1 2 3
flatlander937 HalfDork
4/10/21 1:10 p.m.

This is an article/awareness piece I wrote regarding Advanced Driver Assist Systems (ADAS)... Which basically covers a whole bunch of new tech coming on vehicles as standard equipment, such as auto emergency braking, auto cruise control, lane keep assist, forward collision warning, blind spot monitors, 360 cameras, etc. Stuff that not a lot of us want as enthusiasts (me included), but it's trending toward becoming standard on all new cars.

I will warn you, it is four pages long, but if you have any of these systems on your vehicles or vehicles of family and friends, it is worth a read to understand how they work and when they need calibrated. There are a lot of scenarios that you would not normally think of that require calibration, and having a camera or radar facing off even one degree can cause the car to slam the brakes on for no good reason, etc.





Gearheadotaku (Forum Supporter)
Gearheadotaku (Forum Supporter) GRM+ Memberand UltimaDork
4/10/21 4:40 p.m.

I just want an "off" button for that stuff.   Just another reason new cars are so expensive.....

ddavidv UltimaDork
4/11/21 7:46 a.m.

It appears the OP may be in the auto body business, as am I (sort of). I hate all of this new tech. It adds tremendous complexity and expense to repairs. I also drive a car that is equipped with a lot of this tech and it is more intrusive and annoying than helpful.

Most of this is to help the incompetent among us. How useful it all is can certainly be debated.

flatlander937 HalfDork
4/11/21 12:26 p.m.

In reply to ddavidv :

Yep. I do all the electrical diagnosis, calibrations, etc for every vehicle that comes through my primary shop, and I do mobile ADAS calibrations and OEM scans for other places.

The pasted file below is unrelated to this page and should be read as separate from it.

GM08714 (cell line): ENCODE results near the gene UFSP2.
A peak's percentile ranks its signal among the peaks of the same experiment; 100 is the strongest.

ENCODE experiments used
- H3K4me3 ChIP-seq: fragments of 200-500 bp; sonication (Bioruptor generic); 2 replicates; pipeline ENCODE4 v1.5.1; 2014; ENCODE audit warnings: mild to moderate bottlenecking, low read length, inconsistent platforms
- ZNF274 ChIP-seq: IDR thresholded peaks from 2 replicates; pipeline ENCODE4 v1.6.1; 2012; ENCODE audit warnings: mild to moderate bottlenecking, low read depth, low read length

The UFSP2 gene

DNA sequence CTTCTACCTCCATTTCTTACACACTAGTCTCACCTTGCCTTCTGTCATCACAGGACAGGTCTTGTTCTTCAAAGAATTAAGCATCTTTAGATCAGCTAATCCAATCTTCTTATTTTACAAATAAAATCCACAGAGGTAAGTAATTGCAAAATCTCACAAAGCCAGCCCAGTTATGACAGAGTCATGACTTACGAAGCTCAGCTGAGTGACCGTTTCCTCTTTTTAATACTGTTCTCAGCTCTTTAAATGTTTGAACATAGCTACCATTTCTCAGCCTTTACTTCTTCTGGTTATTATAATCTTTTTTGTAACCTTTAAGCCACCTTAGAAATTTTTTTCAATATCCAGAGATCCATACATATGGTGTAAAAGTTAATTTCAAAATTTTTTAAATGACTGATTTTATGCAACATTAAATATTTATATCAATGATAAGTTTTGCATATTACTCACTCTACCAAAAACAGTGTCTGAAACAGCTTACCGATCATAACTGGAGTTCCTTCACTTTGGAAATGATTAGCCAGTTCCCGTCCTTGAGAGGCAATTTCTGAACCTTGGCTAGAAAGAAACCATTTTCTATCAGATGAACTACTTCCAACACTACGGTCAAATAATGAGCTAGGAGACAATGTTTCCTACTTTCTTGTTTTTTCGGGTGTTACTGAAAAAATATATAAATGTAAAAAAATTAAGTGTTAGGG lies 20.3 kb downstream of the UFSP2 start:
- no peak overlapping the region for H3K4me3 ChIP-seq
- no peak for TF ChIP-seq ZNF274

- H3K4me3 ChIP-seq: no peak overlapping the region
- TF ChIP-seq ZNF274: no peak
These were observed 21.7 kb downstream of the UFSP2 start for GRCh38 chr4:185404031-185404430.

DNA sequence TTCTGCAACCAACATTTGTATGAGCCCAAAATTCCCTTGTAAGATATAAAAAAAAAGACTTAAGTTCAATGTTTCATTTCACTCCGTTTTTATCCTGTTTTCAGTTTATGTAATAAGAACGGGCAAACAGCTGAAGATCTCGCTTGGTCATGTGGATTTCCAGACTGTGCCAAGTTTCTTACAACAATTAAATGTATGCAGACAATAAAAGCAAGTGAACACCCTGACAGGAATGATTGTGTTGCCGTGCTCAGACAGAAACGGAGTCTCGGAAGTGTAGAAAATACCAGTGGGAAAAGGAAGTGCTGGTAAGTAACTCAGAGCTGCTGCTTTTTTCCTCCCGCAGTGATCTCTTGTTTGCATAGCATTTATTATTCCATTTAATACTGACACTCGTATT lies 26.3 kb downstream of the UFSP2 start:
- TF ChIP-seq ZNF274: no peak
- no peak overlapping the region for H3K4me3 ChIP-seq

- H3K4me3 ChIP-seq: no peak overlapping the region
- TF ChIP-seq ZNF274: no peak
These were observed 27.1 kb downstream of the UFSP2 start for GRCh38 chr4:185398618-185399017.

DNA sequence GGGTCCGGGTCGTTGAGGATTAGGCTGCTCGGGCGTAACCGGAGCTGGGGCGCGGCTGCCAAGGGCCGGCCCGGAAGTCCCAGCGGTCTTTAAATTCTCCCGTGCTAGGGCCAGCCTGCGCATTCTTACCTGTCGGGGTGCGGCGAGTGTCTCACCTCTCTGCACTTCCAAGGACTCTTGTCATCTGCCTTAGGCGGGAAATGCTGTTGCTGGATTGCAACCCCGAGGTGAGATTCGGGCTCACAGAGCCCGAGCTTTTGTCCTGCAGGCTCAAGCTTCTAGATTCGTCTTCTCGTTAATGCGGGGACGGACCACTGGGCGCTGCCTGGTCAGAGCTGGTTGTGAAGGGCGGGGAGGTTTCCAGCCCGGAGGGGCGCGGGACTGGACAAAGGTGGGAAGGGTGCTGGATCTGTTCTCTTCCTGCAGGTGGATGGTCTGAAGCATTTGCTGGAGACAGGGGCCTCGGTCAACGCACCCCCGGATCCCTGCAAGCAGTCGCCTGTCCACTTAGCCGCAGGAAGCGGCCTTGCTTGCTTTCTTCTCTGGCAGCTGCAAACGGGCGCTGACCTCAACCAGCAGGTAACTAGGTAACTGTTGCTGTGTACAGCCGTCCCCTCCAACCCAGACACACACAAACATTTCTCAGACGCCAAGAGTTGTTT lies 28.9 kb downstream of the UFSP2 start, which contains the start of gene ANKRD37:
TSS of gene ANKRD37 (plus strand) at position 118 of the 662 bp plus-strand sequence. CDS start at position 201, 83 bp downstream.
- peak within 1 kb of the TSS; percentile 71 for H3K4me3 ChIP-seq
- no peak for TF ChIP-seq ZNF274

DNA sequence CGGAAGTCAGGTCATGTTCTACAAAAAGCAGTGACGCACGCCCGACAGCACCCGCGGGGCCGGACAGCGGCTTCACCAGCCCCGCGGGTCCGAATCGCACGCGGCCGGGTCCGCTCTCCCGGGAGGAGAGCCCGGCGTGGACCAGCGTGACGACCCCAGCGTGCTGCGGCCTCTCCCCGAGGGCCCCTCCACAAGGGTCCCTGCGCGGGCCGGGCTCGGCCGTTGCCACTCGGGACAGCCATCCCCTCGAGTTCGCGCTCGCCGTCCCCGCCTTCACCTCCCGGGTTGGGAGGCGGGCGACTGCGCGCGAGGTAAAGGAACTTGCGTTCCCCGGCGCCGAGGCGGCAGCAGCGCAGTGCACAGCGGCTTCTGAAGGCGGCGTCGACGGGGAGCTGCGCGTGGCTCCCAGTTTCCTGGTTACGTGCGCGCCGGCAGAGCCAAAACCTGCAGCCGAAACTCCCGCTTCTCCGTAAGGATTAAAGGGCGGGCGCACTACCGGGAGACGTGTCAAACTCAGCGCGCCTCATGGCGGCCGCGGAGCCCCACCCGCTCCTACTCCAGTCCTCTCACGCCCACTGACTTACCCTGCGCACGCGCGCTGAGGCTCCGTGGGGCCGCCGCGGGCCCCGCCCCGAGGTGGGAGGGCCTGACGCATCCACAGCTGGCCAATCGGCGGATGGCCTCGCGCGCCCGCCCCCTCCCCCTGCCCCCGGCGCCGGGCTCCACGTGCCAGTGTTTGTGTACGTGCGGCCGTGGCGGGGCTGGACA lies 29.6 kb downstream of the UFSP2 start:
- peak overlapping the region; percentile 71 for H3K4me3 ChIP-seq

Im not crazy about this tech as a consumer(great for business though!), but it's stuff we need to all be aware of. Especially with stuff like Hondas and Toyotas and VWs where every time you remove the grille/bumper it needs recalibrated. If it's off by even 1 degree is makes a big difference in performance. Last thing you want is the AEB bringing the car to a stop when making a left on a solid green in the middle of an intersection with oncoming traffic.

Ranger50 UltimaDork
4/11/21 1:07 p.m.
flatlander937 said:

In reply to ddavidv :

Last thing you want is the AEB bringing the car to a stop when making a left on a solid green in the middle of an intersection with oncoming traffic.

And that's why the tech needs an off switch. The laws aren't as advanced as the tech is at this point. Good luck on getting out of that ticket because "my car just shut off!".

Apexcarver UltimaDork
4/11/21 2:07 p.m.

Most of it does have an off switch, you just have to switch it every key cycle.

4/11/21 6:50 p.m.

flatlander937, thanks for posting that!

WonkoTheSane GRM+ Memberand SuperDork
4/11/21 10:20 p.m.

I agree, that's a great article. Thank you for the info!

flatlander937 HalfDork
4/13/21 11:00 p.m.

Thanks! Yeah today this rolled in... Simple bumper off for a headlight replacement... Do the math and it's staring toward the ground and oncoming traffic if left un-calibrated. surprise It's roughly aimed a bit over 1ft left and bit less than 1ft down for every 10ft in front of the car at that level of misalignment.